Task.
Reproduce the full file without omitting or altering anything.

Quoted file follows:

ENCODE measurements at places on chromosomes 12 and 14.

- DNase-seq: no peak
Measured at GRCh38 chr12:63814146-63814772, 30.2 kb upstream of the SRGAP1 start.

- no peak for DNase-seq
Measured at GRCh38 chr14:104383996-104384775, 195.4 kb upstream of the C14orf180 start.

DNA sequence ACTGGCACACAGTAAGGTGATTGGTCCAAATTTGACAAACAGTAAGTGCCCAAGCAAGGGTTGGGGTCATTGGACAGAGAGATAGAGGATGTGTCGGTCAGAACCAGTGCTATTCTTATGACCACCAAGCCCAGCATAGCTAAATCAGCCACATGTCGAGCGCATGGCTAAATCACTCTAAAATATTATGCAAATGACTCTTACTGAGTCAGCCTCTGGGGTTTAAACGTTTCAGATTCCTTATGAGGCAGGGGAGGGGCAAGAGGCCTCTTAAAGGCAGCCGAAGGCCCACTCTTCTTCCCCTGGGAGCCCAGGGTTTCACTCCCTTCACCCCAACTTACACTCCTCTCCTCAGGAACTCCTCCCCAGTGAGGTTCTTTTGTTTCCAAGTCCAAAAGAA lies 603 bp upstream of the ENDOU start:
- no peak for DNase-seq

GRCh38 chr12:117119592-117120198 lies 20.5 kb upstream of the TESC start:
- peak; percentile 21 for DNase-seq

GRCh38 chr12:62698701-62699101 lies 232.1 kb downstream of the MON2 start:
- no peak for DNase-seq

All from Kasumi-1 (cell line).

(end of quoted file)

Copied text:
ENCODE measurements at places on chromosomes 12 and 14.

- DNase-seq: no peak
Measured at GRCh38 chr12:63814146-63814772, 30.2 kb upstream of the SRGAP1 start.

- no peak for DNase-seq
Measured at GRCh38 chr14:104383996-104384775, 195.4 kb upstream of the C14orf180 start.

DNA sequence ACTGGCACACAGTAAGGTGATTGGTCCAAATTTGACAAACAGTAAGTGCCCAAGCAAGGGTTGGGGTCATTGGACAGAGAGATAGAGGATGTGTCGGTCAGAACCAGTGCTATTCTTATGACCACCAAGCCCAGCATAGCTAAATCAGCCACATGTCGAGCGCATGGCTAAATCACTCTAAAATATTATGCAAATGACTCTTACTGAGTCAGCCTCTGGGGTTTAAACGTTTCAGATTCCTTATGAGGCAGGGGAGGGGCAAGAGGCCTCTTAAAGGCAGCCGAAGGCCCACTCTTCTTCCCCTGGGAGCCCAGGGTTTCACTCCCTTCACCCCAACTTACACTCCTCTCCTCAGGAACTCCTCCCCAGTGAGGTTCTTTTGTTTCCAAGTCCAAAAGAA lies 603 bp upstream of the ENDOU start:
- no peak for DNase-seq

GRCh38 chr12:117119592-117120198 lies 20.5 kb upstream of the TESC start:
- peak; percentile 21 for DNase-seq

GRCh38 chr12:62698701-62699101 lies 232.1 kb downstream of the MON2 start:
- no peak for DNase-seq

All from Kasumi-1 (cell line).